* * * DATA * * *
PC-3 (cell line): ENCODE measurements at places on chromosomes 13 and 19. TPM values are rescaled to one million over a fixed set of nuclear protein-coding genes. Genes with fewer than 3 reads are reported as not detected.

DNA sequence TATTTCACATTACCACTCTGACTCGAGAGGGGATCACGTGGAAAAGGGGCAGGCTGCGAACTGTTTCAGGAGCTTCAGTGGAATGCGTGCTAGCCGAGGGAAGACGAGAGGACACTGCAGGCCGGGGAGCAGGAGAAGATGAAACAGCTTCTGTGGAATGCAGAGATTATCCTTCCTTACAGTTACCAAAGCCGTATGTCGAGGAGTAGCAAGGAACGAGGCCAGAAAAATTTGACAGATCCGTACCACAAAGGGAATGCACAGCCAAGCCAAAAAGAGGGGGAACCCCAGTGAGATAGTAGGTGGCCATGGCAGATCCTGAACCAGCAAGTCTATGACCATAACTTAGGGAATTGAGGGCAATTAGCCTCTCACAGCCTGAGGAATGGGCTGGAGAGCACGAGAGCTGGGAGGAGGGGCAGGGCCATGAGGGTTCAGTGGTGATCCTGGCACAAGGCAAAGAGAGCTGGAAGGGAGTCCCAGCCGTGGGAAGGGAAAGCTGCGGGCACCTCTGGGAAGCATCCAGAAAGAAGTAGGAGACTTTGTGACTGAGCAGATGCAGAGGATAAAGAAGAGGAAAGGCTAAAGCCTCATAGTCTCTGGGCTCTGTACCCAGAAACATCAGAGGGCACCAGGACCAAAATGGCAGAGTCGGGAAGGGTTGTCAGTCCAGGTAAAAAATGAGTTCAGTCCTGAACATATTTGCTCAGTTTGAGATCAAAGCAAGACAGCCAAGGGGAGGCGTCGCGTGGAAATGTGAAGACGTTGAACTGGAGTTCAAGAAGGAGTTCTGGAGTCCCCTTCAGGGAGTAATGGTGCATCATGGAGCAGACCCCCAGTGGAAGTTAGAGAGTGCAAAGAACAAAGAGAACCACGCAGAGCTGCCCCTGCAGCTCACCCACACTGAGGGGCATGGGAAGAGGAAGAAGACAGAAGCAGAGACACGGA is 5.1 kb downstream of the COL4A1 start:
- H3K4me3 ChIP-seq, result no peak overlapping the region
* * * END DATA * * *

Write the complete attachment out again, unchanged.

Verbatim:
PC-3 (cell line): ENCODE measurements at places on chromosomes 13 and 19. TPM values are rescaled to one million over a fixed set of nuclear protein-coding genes. Genes with fewer than 3 reads are reported as not detected.

DNA sequence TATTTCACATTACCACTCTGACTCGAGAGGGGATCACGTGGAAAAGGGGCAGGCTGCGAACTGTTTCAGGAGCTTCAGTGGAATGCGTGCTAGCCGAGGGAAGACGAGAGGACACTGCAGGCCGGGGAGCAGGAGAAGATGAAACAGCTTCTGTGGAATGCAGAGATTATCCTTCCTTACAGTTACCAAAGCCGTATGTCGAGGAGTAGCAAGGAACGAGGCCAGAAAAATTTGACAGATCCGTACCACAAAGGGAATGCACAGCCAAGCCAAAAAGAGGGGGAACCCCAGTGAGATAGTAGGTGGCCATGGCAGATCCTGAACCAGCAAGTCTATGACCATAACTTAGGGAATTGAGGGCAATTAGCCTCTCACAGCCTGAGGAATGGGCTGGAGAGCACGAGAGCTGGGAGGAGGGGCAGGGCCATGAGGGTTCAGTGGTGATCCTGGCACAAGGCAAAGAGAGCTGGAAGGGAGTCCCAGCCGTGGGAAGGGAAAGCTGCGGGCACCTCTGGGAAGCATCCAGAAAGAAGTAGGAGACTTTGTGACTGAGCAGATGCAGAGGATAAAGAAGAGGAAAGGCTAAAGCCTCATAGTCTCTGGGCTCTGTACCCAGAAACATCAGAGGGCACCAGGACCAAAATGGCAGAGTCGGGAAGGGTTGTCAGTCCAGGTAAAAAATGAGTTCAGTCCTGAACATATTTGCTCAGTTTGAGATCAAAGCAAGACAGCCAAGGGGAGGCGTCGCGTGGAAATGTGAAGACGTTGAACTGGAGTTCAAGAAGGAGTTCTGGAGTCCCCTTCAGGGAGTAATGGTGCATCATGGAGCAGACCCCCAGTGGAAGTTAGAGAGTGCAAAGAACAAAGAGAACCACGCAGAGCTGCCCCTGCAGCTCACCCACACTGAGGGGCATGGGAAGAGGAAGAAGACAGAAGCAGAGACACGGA is 5.1 kb downstream of the COL4A1 start:
- H3K4me3 ChIP-seq, result no peak overlapping the region